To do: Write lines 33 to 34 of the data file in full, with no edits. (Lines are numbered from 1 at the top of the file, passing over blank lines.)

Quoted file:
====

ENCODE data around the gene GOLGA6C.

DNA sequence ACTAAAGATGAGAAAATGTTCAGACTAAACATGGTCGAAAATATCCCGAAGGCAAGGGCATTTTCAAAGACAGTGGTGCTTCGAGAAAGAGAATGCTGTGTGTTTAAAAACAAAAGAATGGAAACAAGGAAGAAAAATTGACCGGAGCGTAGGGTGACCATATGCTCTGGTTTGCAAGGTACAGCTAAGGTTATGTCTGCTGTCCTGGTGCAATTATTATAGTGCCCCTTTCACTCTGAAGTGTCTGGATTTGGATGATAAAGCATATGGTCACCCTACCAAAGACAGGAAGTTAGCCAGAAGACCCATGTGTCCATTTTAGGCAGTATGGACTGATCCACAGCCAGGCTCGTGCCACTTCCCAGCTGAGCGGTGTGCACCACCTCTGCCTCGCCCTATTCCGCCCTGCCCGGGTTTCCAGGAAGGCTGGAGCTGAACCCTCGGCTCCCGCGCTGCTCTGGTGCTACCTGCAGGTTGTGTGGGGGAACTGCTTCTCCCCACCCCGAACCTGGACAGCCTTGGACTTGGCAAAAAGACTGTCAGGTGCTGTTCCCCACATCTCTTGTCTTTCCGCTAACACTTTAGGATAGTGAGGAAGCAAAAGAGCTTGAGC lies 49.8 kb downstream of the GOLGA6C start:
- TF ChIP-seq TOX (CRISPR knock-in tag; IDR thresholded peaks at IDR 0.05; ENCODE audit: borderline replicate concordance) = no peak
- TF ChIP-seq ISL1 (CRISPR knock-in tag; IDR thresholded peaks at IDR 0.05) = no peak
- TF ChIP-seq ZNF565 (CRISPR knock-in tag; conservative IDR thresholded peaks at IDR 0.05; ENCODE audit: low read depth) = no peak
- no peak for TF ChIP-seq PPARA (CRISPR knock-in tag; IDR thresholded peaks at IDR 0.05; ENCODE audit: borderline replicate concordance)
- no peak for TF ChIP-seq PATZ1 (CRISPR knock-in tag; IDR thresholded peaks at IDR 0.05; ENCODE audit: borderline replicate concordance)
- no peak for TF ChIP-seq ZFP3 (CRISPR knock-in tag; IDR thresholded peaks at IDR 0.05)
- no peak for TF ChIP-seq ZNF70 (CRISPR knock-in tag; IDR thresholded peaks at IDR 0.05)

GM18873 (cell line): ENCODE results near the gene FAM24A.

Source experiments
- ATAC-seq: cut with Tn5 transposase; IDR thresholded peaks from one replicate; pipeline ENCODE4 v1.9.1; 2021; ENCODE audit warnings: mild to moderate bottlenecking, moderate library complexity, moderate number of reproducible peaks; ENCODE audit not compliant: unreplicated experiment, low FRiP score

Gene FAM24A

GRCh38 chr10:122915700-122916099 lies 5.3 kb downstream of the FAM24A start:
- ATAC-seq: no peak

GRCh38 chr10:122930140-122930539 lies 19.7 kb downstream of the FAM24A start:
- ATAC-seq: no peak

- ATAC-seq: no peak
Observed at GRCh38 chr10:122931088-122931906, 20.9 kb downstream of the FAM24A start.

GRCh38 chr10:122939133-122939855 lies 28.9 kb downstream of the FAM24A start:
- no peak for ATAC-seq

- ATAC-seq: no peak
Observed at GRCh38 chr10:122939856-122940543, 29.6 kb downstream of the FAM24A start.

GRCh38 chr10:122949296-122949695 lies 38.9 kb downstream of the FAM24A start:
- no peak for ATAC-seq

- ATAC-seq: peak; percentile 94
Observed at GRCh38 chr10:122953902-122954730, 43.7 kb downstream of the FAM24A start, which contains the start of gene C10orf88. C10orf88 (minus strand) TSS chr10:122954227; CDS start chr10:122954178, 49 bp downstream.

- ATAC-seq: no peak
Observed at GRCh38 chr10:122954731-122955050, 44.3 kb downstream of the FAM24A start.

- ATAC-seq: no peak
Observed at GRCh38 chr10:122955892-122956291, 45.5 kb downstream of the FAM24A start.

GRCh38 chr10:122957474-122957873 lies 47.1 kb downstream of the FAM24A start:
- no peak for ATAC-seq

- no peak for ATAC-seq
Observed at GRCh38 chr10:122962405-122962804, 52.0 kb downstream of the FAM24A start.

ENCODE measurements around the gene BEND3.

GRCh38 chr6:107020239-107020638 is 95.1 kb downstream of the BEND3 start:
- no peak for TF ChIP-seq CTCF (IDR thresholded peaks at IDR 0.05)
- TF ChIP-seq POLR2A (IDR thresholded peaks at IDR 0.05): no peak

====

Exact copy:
- no peak for ATAC-seq

- no peak for ATAC-seq